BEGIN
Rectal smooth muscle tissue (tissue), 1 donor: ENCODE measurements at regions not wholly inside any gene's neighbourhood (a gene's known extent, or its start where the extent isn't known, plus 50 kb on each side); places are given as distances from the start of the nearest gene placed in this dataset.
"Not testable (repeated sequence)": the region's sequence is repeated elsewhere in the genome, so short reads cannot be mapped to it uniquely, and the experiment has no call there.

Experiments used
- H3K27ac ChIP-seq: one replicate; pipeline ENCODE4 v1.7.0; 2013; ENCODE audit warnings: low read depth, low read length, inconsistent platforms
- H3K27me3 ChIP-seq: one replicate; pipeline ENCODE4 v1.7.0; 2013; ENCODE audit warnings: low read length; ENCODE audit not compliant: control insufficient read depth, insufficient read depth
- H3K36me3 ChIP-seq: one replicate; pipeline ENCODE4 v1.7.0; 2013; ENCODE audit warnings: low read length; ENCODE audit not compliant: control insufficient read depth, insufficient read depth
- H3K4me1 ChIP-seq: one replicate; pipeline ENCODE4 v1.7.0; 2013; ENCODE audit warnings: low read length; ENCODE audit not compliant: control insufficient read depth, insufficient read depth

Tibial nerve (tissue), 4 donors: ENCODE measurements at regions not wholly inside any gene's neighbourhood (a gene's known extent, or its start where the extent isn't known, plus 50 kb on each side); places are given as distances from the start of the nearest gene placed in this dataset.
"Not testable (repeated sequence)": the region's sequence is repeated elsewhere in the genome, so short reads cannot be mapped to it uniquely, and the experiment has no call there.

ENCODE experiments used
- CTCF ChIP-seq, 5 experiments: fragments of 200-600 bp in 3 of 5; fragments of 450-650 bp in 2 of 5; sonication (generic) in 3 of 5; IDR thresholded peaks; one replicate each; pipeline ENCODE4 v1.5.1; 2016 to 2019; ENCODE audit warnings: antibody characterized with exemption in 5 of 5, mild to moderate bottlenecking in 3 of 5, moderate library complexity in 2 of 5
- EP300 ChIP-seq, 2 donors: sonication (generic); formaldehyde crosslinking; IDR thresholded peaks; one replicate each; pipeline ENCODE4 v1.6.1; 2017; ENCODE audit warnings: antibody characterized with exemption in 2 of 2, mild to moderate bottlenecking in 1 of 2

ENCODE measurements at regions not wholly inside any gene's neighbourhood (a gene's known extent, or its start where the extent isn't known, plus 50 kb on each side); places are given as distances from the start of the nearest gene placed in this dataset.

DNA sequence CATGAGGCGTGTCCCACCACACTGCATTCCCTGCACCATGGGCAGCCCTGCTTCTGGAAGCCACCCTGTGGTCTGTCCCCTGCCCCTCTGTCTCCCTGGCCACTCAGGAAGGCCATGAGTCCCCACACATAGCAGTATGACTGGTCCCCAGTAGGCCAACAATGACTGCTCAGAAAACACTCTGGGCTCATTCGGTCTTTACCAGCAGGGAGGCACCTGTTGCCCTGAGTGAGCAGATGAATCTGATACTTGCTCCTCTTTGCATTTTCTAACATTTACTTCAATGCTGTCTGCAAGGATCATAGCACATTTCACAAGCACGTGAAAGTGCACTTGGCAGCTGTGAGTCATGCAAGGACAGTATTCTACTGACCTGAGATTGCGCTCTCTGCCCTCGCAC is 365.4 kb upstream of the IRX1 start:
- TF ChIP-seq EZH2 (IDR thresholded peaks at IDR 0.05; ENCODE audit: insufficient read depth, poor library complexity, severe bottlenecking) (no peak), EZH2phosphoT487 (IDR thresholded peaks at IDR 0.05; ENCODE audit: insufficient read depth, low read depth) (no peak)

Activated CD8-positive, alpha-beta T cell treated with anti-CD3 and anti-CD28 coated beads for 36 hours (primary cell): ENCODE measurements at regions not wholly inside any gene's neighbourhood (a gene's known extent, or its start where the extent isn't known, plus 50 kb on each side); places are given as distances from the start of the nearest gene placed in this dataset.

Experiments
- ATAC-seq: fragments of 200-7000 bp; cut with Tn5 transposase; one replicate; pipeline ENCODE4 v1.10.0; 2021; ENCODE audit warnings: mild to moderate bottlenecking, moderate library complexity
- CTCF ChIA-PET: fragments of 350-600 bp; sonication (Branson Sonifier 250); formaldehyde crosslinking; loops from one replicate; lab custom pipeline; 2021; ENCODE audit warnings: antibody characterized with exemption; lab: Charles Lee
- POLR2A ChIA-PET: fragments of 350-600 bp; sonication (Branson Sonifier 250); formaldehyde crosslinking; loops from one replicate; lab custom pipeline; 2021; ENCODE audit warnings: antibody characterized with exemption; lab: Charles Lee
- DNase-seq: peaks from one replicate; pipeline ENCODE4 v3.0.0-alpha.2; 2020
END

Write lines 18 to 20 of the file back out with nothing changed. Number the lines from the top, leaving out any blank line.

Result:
- ATAC-seq: fragments of 200-7000 bp; cut with Tn5 transposase; one replicate; pipeline ENCODE4 v1.10.0; 2021; ENCODE audit warnings: mild to moderate bottlenecking, moderate library complexity
- CTCF ChIA-PET: fragments of 350-600 bp; sonication (Branson Sonifier 250); formaldehyde crosslinking; loops from one replicate; lab custom pipeline; 2021; ENCODE audit warnings: antibody characterized with exemption; lab: Charles Lee
- POLR2A ChIA-PET: fragments of 350-600 bp; sonication (Branson Sonifier 250); formaldehyde crosslinking; loops from one replicate; lab custom pipeline; 2021; ENCODE audit warnings: antibody characterized with exemption; lab: Charles Lee